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A federal safety board stirred up debate Tuesday when it recommended that states cut the threshold for drunken driving almost in half – from a blood alcohol content of 0.08 percent to 0.05 percent.

That’s about one drink for a woman weighing less than 120 pounds and two for a 160-pound man.

“It’s overkill,” said Sam Maislin, a local defense attorney. “It’s not realistic.”

“That’s feel-good legislation, that’s all that is,” said Rick Sampson, president of the New York State Restaurant Association.

But lowering that threshold wouldn’t be much of a change for New York State, said John Sullivan, director of the Erie County STOP-DWI Office. A 0.06 is already considered driving under the influence in New York, he noted. And while that’s a violation – not a criminal offense – it does come with some serious sanctions if convicted: a $300 fine, a 90-day suspension of your license and insurance rates that are sure to skyrocket, he said.

Furthermore, Sullivan noted, the typical drunk driver arrested in Erie County averages a blood alcohol content of 0.13 percent – nearly three times the recommended threshold.

“In New York we have always had a very high standard, and the typical drunk driver is already way over the 0.08 standard anyway,” Sullivan said. “I don’t believe that lowering the standard is going to make the typical drunk driver any less drunk.”

The recommendation was one of nearly 20 made Tuesday by the National Transportation Safety Board.

The board said new approaches are needed to combat drunken driving, which claims the lives of about a third of the more than 30,000 people killed each year on U.S. highways – a level of carnage that has remained stubbornly consistent for the past decade and a half, the Associated Press reported.

Alcohol concentration levels as low as 0.01 have been associated with impaired driving-related performance, and levels as low as 0.05 have been associated with significantly increased risk of fatal crashes, the board said.

More than 100 countries have adopted the 0.05 blood alcohol content standard or lower, including in Europe, where the share of traffic deaths attributable to drunken driving was reduced by more than half within 10 years after the standard was lowered, according to a report cited by the AP.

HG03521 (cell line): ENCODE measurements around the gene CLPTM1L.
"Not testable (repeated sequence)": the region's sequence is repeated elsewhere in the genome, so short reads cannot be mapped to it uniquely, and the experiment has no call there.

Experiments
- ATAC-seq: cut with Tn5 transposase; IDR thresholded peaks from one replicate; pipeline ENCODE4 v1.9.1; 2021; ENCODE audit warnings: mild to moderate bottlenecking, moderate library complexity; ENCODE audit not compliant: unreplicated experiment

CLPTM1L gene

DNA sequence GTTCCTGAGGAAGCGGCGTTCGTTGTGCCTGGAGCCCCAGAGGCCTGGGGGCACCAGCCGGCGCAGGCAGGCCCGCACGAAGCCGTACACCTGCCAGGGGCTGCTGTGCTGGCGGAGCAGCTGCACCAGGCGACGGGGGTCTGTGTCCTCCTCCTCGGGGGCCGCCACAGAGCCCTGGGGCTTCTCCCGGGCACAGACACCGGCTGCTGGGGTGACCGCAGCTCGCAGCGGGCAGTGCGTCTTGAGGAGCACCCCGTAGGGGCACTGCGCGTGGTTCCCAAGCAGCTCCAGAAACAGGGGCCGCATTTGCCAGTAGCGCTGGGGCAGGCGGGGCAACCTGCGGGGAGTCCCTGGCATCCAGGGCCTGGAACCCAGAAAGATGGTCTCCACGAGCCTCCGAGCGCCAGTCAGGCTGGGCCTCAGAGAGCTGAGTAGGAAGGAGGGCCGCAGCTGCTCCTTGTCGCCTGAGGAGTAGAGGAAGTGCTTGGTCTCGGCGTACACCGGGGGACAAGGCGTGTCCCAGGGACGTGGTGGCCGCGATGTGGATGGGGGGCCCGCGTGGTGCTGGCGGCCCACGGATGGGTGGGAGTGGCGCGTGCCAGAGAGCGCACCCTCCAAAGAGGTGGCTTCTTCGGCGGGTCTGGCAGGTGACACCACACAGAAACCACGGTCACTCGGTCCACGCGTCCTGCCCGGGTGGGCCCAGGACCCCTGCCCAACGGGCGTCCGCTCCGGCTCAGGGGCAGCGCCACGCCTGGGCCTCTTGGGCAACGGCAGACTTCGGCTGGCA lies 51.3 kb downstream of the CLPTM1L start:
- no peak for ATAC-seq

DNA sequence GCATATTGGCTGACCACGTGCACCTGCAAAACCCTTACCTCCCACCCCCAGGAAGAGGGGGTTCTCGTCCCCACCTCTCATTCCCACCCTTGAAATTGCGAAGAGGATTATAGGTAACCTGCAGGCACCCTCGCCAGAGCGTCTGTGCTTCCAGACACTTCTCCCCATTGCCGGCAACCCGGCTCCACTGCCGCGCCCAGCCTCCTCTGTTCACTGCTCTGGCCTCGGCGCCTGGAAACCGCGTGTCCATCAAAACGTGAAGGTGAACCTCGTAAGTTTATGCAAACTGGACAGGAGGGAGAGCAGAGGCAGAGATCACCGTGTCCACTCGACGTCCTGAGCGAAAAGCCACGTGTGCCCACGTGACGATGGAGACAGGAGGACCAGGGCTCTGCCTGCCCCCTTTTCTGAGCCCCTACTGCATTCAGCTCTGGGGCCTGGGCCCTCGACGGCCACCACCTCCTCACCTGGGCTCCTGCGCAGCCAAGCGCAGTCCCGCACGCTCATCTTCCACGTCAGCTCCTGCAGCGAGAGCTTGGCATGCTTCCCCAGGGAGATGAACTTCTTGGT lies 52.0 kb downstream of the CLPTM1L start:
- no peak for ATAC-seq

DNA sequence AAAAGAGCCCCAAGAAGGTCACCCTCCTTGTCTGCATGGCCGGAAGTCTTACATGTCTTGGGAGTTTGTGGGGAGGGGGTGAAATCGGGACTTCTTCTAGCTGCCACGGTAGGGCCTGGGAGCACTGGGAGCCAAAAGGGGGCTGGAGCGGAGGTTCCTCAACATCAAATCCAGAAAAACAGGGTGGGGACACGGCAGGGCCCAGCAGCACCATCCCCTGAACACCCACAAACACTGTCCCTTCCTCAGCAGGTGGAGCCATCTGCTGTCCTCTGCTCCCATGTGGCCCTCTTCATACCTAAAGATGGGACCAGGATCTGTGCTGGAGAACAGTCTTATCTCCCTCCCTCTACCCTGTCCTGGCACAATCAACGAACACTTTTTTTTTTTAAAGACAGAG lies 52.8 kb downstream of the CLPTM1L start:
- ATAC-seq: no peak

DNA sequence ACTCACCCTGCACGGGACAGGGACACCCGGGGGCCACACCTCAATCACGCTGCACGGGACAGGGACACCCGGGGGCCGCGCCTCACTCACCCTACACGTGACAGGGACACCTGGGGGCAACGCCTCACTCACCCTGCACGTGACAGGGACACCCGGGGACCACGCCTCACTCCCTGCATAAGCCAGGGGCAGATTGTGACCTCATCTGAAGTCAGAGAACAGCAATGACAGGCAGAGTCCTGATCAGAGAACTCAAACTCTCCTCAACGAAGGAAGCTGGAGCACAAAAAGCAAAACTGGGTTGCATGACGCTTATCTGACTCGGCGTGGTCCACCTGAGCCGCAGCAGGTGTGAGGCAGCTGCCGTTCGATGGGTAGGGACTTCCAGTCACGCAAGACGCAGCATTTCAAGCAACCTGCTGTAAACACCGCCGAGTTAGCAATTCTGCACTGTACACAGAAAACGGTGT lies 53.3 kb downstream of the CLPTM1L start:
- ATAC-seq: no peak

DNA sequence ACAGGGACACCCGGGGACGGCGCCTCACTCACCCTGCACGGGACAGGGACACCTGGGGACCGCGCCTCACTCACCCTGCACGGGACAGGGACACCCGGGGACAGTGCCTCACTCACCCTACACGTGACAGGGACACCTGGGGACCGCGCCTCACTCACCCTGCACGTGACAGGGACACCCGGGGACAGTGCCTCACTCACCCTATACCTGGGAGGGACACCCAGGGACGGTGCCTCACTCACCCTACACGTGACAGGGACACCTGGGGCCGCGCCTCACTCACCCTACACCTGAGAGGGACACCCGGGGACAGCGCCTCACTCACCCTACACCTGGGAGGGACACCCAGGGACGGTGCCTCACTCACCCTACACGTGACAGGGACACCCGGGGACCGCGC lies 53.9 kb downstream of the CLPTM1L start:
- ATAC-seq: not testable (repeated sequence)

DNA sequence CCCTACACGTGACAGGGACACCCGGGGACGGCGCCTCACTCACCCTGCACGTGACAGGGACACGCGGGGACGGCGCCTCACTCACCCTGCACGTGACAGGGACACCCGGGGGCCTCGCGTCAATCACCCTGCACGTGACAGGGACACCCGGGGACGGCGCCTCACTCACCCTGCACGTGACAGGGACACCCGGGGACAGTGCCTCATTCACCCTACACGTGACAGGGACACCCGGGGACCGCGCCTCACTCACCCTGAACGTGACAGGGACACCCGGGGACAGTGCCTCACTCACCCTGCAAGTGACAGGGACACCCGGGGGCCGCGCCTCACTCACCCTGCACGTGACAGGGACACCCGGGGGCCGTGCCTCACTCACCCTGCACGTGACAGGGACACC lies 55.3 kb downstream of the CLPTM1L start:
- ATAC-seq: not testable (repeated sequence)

“Our goal is to get to zero deaths because each alcohol-impaired death is preventable,” NTSB Chairman Deborah Hersman said. “Alcohol-impaired deaths are not accidents, they are crimes. They can and should be prevented. The tools exist. What is needed is the will.”

However, a blood alcohol content threshold of 0.05 percent is likely to meet strong resistance from states, said Jonathan Adkins, an official with the Governors Highway Safety Association, which represents state highway safety offices.

Even safety groups like Mothers Against Drunk Driving and AAA declined Tuesday to endorse the NTSB’s call for a 0.05 threshold.

The National Highway Traffic Safety Administration, which sets national safety policy, also stopped short of endorsing the board’s recommendation.

“It was very difficult to get 0.08 in most states, so lowering it again won’t be popular,” Adkins said. He said the focus in the states is on drivers with high blood alcohol content as well as repeat offenders. “We expect industry will also be very vocal about keeping the limit at 0.08,” he added.

Maislin, the defense attorney who specializes in DWI cases, had a similar reaction.

“You got to be kidding,” he said. “By changing a number, they’re anticipating there are going to be reduced deaths? I’m sorry, that’s not going to happen.”

Lowering the threshold would be devastating for the restaurant business, added Sampson.

“For most people it’s going to be one drink, and that’s all they’re going to have,” he said. “Even going to 0.08 we saw a dramatic impact.”

While he is sensitive to the issue of drunken driving and DWI-related deaths, Sampson said, New York already has tough DWI laws – it just has to enforce them.

He also thinks the law targets responsible drinkers. The real problem, he said, are those drivers who could care less about whether the threshold is 0.05 or 0.08.

Both Maislin and Sampson wondered if the federal government would pressure states to enact the lower threshold by threatening to withhold transportation funds.

“This is typical government,” Sampson said. “They throw something out there without really thinking it through.”

While there is no one silver bullet for stopping drunken driving, reminding people of the consequences is a good start, Sullivan said. Educating people about the basics of alcohol and how it affects them also will go a long way toward curbing the problem, he said.

Body size, food intake, percentage of body fat, and gender affect a person’s blood alcohol content, so two people who drink the same amount over time may show different results.

For instance, a 195-pound man who drinks five 12-ounce cans of beer over three hours would register a 0.06 percent blood alcohol content, according to a calculator on the STOP-DWI website. For a 165-pound woman, four 12-ounce beers over three hours would lead to an estimated 0.07 percent reading, according to the calculator.

“It’s important for everyone to remember your driving diminishes with every drink, including your first one,” Sullivan said. “The best course of action is to separate drinking and driving. If you are going to drink, you should leave the driving for someone else.”

The Associated Press contributed to this report. email: jrey@buffnews.com